"I mean, the game has gotten bigger and faster, but what he lacks in that he makes up because he’s so smart," he said. "I think there’s room for those kind of guys, especially a guy who can control your power play.
"Let’s face it, let’s look at the NHL, all the scoring is huge on special teams, and he’s a guy that will help any team that drafts him. Sometimes the big guys are great, but they’re very limited, and they’ll move pucks up, but what Ryan adds on the offensive side of the puck more than makes up for it."
Those are attributes that have been noticed, and appreciated, by Ellis’ teammates.
"He controls the tempo of the game for us — there’s not too many guys in the game who can do that," teammate Greg Nemisz, Calgary’s 2008 first-round selection, said. "He can slow down the game, or he can speed it right back up because he’s such a great puck-mover. He’s a great guy, he’s pretty laid back, and the guys really like him.
"He’s such a great puck-mover and he makes everyone around him that much better. He’s taken a step forward this year, he gets there every day. He just loves hockey — he’s the first guy on the ice at practice and usually one of the last off of it."
Ellis’ blueline partner echoed those sentiments, adding that Ellis makes it easy to play the game.
"I play with Ryan and I love playing with him out there," New Jersey’s 2008 seventh-round selection and Windsor team captain Harry Young explained. "Everybody thinks that he’s just that power play guy — and he’s great on the power play, he is. But also he plays great defensively. He thinks the game very well. He’s just a very smart player at such a young age. I just started playing with him [in the second round of the playoffs] and it’s been great playing alongside of him. He adapted well to me, he communicates well with this partner, and you’re never afraid when he’s out there.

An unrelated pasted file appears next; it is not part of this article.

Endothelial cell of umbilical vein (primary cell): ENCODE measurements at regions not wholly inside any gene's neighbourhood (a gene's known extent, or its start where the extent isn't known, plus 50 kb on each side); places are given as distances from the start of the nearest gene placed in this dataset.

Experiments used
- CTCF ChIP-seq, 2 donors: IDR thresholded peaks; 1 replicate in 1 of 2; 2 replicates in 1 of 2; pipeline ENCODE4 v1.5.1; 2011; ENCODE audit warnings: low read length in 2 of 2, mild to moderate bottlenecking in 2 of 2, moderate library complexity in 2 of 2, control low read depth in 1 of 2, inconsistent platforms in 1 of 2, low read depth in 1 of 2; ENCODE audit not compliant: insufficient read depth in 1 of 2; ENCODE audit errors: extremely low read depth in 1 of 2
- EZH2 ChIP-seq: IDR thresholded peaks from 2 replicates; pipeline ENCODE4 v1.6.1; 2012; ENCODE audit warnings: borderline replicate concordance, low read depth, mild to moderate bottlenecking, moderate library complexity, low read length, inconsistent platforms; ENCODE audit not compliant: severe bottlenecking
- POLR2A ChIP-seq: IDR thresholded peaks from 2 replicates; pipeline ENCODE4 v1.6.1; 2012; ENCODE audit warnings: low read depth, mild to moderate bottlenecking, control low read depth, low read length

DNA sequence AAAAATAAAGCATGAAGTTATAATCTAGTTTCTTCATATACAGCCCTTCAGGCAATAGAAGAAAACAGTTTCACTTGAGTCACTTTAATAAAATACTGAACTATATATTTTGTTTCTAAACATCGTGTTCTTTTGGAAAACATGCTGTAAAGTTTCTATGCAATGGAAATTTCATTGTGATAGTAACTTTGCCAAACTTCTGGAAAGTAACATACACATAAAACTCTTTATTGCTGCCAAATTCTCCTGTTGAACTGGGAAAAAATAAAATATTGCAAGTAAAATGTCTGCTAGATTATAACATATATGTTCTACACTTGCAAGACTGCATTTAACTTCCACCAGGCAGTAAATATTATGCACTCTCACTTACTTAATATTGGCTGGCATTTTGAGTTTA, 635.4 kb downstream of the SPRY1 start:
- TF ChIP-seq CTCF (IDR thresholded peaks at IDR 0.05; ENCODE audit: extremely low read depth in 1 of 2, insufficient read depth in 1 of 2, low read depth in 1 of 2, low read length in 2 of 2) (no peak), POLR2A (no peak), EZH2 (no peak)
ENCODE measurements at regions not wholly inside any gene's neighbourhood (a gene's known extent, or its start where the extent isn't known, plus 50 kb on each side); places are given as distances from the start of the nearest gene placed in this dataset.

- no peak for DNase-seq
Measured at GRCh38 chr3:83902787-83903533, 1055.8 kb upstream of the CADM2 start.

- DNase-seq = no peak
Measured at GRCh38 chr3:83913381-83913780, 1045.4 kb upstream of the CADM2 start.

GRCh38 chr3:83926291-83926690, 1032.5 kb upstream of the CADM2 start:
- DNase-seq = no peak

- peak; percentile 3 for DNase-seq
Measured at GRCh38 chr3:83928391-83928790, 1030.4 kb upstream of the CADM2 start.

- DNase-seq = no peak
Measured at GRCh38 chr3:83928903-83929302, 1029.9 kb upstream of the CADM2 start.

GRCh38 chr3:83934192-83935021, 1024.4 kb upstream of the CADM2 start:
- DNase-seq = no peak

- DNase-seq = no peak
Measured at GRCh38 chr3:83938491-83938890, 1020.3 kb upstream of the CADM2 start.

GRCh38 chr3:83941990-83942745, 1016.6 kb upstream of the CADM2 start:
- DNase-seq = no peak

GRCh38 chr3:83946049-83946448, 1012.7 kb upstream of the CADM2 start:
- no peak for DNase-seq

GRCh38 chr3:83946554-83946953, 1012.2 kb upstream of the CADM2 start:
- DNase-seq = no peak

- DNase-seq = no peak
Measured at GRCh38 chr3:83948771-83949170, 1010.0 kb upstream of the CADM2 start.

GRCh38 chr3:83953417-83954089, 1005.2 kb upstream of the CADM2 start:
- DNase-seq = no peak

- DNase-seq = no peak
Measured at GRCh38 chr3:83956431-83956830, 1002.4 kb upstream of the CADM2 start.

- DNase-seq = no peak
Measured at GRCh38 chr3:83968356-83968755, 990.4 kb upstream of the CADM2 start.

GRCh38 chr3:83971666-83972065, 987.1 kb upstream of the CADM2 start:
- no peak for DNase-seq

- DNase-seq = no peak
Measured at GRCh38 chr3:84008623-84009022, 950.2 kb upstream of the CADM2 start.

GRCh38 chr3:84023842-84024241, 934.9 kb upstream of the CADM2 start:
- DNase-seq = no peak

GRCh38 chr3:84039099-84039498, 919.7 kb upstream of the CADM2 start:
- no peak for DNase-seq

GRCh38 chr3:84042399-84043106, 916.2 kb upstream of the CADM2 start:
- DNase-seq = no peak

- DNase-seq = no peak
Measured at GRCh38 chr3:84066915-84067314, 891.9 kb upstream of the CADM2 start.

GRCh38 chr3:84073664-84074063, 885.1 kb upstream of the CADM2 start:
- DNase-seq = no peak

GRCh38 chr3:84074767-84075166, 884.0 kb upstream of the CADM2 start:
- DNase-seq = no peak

"A lot of those offensive guys, you’ve got to be afraid because you’re going to have to play defense-first, because they’re going to be all offense, but he can go both ways. He’s very smart defensively."
In light of Windsor’s less-than-stellar Memorial Cup performance, the highlight of Ellis’ season has to be his inclusion on Team Canada’s gold-medal-winning squad. Just 17 at the time, Ellis became front-page fodder after head coach Pat Quinn created a seventh-blueliner, power-play-specialist position for Ellis. He finished his tournament with seven points (six assists) in six games.
"I think it obviously took a lot out of me at the World Juniors. I didn’t play a whole lot, but it was a great experience and I had a lot of fun playing with the guys there," he said. "It was a lot of fun and just having someone like that in your corner and making a spot just for me, it means a lot to me. For the most part, I think [Quinn]’s had a lot to do with me and moving up the rankings. That experience is going to be with me for the rest of my life."
His OHL club has already reaped the benefits from Ellis’ WJC experience, Boughner said. "I think he came back very confident. He’s a kid that maybe before, or during the first half, he wasn’t sure if he was going to make that team, it seemed like the weight of the world was lifted off of his shoulders," he said. "He won a gold medal for his country and he got all this attention, and then when he got back he was focused on being a Windsor Spitfire and helping our team. I think you’ve seen that during the last half of the season — we struggled without him and he’s a big part of what we’re trying to do here."
And Ellis said the pressure-packed WJC helped him prepare for the club’s lengthy Memorial Cup run — and to prepare for the upcoming draft.